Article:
Potting Mix and Planting Seeds

Saturday was gorgeous, and I took advantage of the weather to mix up some potting mix and plant some seeds. The cats, meanwhile, rolled around in the dirt and chomped on the baby chard.

I love mixing up potting mix, and I take various approaches. Sometimes, I take previously used potting mix and add amendments. I did that on Saturday with potting soil from empty containers and some worm castings. In those, I planted some catnip, cat grass, sage, and lavender seeds. The catnip and lavendar are in small pots that are now living on my kitchen windowsill. The catnip and cat grass are for my garden supervisors (to distract them from the other plants), and the lavender will move outdoors if it survives. The catnip, cat grass, and sage seeds were leftover from previous years.

From left to right: lavendar, 2 pots of catnip, and 2 pots of snake plant.

I also have started mixing coconut coir with compost and perlite to make my potting mix. The coir comes in compressed bricks that expand with water. A lot of folks use peat, which is included in a many commercial potting mixes. I definitely use those, but my understanding is that peat isn’t that sustainable, so I try to go with the coconut coir when i can. It also means I don’t have to fiddle with the pH.

I used the coconut coir and compost potting mix to move re-pot my mint into a bigger container and to plant several basil seedlings into a large pot.

It rained all day today, so I only had a few minutes in the garden. However, that was long enough to see that one of my painted lady runner beans had germinated!

Seedlings are adorable! This one is a painted lady runner bean. The white stuff that looks like styrofoam is the perlite.

I still have some annual salvia and rosemary seeds that I’d like to plant. The rosemary is another from my collection of leftovers.

3 thoughts on “Potting Mix and Planting Seeds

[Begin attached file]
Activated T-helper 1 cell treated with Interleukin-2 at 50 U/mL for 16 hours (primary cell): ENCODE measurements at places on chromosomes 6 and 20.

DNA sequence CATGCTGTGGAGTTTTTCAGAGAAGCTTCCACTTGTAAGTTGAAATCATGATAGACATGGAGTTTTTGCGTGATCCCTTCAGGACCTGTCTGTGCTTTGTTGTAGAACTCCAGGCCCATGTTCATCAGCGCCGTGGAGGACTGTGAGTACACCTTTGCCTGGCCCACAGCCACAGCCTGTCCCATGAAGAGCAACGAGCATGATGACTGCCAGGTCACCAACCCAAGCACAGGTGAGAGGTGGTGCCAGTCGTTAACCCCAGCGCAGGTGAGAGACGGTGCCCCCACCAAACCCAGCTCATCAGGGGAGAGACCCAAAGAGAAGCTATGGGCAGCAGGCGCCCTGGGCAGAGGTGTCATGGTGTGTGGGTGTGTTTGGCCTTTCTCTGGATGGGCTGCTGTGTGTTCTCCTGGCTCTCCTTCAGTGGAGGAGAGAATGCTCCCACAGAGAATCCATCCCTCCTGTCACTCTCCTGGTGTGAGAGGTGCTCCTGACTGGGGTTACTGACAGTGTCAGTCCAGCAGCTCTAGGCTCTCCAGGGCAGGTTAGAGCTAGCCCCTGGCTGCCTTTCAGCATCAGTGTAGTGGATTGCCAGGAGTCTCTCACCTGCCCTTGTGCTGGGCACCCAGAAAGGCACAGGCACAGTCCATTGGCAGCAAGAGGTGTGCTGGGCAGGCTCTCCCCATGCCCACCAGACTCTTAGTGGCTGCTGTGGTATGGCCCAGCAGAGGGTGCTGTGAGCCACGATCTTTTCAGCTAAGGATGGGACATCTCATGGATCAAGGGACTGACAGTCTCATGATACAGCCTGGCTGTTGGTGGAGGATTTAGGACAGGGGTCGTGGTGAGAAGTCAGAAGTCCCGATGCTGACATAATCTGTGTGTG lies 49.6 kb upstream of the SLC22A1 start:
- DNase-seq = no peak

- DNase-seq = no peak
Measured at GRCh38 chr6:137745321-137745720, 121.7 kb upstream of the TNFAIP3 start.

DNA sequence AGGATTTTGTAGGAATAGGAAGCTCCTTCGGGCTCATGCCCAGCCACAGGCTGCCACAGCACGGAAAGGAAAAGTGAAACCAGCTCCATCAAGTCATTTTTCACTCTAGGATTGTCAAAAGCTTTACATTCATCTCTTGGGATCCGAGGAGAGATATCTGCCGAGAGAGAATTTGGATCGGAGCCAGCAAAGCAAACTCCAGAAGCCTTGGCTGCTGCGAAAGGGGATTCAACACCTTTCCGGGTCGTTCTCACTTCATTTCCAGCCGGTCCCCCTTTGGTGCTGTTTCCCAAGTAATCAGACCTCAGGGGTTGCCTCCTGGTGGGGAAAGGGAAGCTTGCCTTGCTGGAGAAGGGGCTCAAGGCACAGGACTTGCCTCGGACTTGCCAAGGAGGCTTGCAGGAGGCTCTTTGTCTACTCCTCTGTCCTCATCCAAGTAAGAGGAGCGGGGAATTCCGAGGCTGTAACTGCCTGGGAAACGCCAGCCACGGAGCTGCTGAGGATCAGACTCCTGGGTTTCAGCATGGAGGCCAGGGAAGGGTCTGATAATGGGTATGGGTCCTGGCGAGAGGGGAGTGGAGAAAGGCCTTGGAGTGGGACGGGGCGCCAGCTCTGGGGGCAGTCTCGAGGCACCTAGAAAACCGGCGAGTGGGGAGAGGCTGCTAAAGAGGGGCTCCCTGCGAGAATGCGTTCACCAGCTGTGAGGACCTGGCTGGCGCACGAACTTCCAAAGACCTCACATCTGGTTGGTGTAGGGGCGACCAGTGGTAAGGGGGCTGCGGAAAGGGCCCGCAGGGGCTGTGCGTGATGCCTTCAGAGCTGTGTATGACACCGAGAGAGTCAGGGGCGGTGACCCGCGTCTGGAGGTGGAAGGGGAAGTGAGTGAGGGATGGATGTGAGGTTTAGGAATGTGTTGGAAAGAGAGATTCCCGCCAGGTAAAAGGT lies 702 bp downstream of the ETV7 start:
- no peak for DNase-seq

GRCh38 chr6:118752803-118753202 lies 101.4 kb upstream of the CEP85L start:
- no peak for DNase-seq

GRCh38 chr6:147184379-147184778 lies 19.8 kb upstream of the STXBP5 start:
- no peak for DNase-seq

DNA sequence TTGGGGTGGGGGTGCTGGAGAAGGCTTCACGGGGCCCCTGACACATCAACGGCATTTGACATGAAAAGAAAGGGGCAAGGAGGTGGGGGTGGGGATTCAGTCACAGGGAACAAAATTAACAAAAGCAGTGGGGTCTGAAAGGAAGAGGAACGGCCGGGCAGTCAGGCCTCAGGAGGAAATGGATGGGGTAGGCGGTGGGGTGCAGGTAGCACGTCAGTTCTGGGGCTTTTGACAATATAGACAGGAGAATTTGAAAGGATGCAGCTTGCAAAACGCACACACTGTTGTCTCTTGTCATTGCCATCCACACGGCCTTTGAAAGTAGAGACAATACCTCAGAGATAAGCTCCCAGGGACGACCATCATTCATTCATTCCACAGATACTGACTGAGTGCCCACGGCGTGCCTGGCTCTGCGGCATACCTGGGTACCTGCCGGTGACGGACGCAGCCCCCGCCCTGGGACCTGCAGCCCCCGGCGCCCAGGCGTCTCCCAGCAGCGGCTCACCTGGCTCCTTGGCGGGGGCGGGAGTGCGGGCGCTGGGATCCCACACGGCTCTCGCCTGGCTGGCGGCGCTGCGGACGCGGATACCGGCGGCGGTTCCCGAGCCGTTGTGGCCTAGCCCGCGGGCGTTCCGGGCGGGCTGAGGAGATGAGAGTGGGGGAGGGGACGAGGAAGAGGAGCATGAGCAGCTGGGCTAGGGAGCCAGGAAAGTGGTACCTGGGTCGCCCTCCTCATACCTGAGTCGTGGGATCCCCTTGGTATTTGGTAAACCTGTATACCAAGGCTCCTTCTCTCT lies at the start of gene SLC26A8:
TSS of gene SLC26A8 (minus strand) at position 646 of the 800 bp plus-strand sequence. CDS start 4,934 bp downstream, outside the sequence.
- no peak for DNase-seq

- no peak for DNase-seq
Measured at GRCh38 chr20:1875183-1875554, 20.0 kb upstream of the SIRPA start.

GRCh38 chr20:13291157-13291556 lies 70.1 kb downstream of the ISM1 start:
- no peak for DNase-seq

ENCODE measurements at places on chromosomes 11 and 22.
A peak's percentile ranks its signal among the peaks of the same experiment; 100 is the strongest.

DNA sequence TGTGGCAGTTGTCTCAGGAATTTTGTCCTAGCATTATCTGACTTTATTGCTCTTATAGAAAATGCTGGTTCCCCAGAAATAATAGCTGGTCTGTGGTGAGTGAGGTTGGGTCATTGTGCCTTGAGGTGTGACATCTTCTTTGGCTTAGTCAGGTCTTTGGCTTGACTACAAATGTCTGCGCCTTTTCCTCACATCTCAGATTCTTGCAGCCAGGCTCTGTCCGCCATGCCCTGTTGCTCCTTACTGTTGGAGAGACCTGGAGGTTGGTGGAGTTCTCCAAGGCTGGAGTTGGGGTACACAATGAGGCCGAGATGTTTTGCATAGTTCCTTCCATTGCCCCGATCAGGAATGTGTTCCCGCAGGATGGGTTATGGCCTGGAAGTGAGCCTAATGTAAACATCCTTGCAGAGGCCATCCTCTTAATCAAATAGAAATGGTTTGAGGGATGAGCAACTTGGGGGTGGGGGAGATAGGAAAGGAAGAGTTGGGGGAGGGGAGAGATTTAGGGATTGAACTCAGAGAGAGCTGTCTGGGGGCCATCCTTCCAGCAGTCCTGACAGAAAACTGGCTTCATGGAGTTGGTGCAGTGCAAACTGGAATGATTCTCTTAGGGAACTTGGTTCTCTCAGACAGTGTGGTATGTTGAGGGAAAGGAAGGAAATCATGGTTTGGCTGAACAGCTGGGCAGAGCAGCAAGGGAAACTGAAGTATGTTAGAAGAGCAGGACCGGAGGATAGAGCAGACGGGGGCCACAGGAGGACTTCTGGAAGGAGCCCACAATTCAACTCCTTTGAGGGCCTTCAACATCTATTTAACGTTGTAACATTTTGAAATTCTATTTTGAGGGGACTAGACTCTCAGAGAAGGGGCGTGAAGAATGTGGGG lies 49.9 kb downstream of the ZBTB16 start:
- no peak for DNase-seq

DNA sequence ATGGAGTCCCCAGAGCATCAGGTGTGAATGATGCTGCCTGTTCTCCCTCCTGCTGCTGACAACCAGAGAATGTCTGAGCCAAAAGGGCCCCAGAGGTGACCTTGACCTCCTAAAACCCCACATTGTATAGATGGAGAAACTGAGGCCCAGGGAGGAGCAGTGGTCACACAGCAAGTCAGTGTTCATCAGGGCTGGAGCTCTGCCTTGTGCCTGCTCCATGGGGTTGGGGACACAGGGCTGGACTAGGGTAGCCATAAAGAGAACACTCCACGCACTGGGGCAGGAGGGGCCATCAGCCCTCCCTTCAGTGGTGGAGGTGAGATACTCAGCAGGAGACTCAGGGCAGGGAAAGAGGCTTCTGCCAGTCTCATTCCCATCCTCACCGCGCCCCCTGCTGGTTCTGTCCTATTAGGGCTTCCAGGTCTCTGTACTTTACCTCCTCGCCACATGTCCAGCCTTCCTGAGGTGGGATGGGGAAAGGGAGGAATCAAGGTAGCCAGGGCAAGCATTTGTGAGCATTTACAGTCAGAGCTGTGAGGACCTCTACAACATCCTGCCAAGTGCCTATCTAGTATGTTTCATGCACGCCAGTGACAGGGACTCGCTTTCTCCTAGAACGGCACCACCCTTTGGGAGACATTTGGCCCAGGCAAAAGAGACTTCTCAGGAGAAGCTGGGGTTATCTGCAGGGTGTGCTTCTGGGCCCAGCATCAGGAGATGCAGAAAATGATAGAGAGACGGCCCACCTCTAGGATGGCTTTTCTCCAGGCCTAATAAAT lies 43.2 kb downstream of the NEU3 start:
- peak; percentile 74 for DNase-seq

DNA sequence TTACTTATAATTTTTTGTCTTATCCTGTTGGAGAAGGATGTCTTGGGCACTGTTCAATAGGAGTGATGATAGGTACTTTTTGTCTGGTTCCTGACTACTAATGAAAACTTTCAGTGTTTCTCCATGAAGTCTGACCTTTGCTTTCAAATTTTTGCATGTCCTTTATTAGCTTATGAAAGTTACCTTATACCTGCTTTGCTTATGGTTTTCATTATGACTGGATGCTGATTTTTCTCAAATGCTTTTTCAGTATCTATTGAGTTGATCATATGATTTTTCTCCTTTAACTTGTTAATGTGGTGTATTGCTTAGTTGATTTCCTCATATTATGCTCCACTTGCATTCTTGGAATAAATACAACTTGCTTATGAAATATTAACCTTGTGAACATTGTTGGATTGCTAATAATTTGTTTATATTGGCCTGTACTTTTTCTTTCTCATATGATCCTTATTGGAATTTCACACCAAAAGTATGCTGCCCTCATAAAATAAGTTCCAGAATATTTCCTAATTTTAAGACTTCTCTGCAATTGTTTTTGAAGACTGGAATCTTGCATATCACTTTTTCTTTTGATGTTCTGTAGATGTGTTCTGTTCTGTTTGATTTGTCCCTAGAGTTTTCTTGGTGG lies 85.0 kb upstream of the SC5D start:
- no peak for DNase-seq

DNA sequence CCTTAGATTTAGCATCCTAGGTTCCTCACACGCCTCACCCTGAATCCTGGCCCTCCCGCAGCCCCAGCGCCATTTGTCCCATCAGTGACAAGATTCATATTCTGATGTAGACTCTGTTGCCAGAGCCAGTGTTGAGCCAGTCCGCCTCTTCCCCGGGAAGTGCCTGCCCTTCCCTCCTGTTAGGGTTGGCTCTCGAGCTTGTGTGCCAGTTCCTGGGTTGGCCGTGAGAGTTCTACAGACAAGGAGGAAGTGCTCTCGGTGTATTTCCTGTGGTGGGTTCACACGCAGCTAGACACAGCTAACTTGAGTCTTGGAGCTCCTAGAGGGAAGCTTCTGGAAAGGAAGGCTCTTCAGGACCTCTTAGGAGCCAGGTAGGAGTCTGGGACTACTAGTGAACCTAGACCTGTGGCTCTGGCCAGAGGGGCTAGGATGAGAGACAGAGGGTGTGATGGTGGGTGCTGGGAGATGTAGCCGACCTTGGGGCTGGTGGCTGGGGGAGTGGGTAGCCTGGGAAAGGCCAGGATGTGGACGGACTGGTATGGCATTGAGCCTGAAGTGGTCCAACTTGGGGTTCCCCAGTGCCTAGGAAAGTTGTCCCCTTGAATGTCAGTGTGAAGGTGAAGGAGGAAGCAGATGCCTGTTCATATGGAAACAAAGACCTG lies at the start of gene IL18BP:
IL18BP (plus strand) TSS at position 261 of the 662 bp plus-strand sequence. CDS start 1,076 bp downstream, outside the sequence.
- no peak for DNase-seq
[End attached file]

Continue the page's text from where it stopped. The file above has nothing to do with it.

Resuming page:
1. Somehow I hadn’t realized (prolly just cuz I never thought about it, tbh) that backyard gardening was such an intricate specialization. My brain keeps translating the unfamiliar vocabulary into familiar terms with…unusual results. (“You planted snakes? What’s a coconut coil?? Wait a minute, I just have the regular kind – wtf is ANNUAL saliva??!”)

    Anyhoo. Thanks for expanding my worldview. Wishing you a happy Monday and MOAR POTTING SOIL NAOW!

    Liked by 1 person

    • Backyard gardening is as intricate as you want it to be. You can just grab some potting soil, throw it in pots, and throw some seeds in and call it a day. But I’m me, so I have to make things complicated.

      Coconut coir is basically the brown stuff from coconuts that would be thrown away. It’s processed and turned into stuff that looks like soil (but doesn’t actually provide any food for the plants, which is why you have to mix in other stuff).

      _Salvia_ is a huge genus of plants that includes the sage that we cook with, plus a whole bunch of flowering plants with varying lifespans, and maybe a hallucinogen or two. I stick with the culinary and flowering varieties.

      Snake plants are a type of houseplant that survives my neglect and is of little interest to Leo. They’re in the genus _Sansevieria_ and are also called Mother-in-Law’s tongue.

      Liked by 1 person

Leave a Reply

Fill in your details below or click an icon to log in:

WordPress.com Logo

You are commenting using your WordPress.com account. Log Out /  Change )

Google photo

You are commenting using your Google account. Log Out /  Change )

Twitter picture

You are commenting using your Twitter account. Log Out /  Change )

Facebook photo

You are commenting using your Facebook account. Log Out /  Change )

Connecting to %s